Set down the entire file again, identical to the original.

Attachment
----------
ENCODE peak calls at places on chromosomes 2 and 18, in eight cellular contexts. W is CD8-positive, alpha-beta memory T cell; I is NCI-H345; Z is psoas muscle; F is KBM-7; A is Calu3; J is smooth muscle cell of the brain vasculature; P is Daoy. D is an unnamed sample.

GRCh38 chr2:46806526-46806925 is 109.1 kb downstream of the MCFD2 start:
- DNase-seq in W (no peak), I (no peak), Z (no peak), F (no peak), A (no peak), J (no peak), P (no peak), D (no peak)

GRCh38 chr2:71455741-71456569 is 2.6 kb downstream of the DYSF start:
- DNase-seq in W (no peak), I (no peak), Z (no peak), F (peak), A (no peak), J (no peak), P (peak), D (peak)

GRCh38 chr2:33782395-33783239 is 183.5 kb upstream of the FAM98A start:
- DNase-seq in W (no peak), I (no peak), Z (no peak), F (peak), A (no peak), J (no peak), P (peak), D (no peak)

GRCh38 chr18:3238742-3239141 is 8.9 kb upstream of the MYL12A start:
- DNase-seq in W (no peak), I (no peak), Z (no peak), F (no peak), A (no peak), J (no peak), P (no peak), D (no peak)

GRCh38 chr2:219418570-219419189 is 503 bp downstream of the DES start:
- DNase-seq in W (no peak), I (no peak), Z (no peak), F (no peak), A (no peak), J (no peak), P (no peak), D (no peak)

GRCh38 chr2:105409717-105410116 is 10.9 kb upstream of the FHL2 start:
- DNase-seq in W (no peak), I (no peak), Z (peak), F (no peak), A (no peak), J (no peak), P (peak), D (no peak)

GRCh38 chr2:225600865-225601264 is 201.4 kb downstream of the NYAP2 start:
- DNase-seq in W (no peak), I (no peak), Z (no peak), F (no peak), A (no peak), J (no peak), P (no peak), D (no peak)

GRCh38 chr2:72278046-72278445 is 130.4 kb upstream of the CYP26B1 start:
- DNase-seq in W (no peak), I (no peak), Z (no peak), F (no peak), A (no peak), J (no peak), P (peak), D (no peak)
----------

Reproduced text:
ENCODE peak calls at places on chromosomes 2 and 18, in eight cellular contexts. W is CD8-positive, alpha-beta memory T cell; I is NCI-H345; Z is psoas muscle; F is KBM-7; A is Calu3; J is smooth muscle cell of the brain vasculature; P is Daoy. D is an unnamed sample.

GRCh38 chr2:46806526-46806925 is 109.1 kb downstream of the MCFD2 start:
- DNase-seq in W (no peak), I (no peak), Z (no peak), F (no peak), A (no peak), J (no peak), P (no peak), D (no peak)

GRCh38 chr2:71455741-71456569 is 2.6 kb downstream of the DYSF start:
- DNase-seq in W (no peak), I (no peak), Z (no peak), F (peak), A (no peak), J (no peak), P (peak), D (peak)

GRCh38 chr2:33782395-33783239 is 183.5 kb upstream of the FAM98A start:
- DNase-seq in W (no peak), I (no peak), Z (no peak), F (peak), A (no peak), J (no peak), P (peak), D (no peak)

GRCh38 chr18:3238742-3239141 is 8.9 kb upstream of the MYL12A start:
- DNase-seq in W (no peak), I (no peak), Z (no peak), F (no peak), A (no peak), J (no peak), P (no peak), D (no peak)

GRCh38 chr2:219418570-219419189 is 503 bp downstream of the DES start:
- DNase-seq in W (no peak), I (no peak), Z (no peak), F (no peak), A (no peak), J (no peak), P (no peak), D (no peak)

GRCh38 chr2:105409717-105410116 is 10.9 kb upstream of the FHL2 start:
- DNase-seq in W (no peak), I (no peak), Z (peak), F (no peak), A (no peak), J (no peak), P (peak), D (no peak)

GRCh38 chr2:225600865-225601264 is 201.4 kb downstream of the NYAP2 start:
- DNase-seq in W (no peak), I (no peak), Z (no peak), F (no peak), A (no peak), J (no peak), P (no peak), D (no peak)

GRCh38 chr2:72278046-72278445 is 130.4 kb upstream of the CYP26B1 start:
- DNase-seq in W (no peak), I (no peak), Z (no peak), F (no peak), A (no peak), J (no peak), P (peak), D (no peak)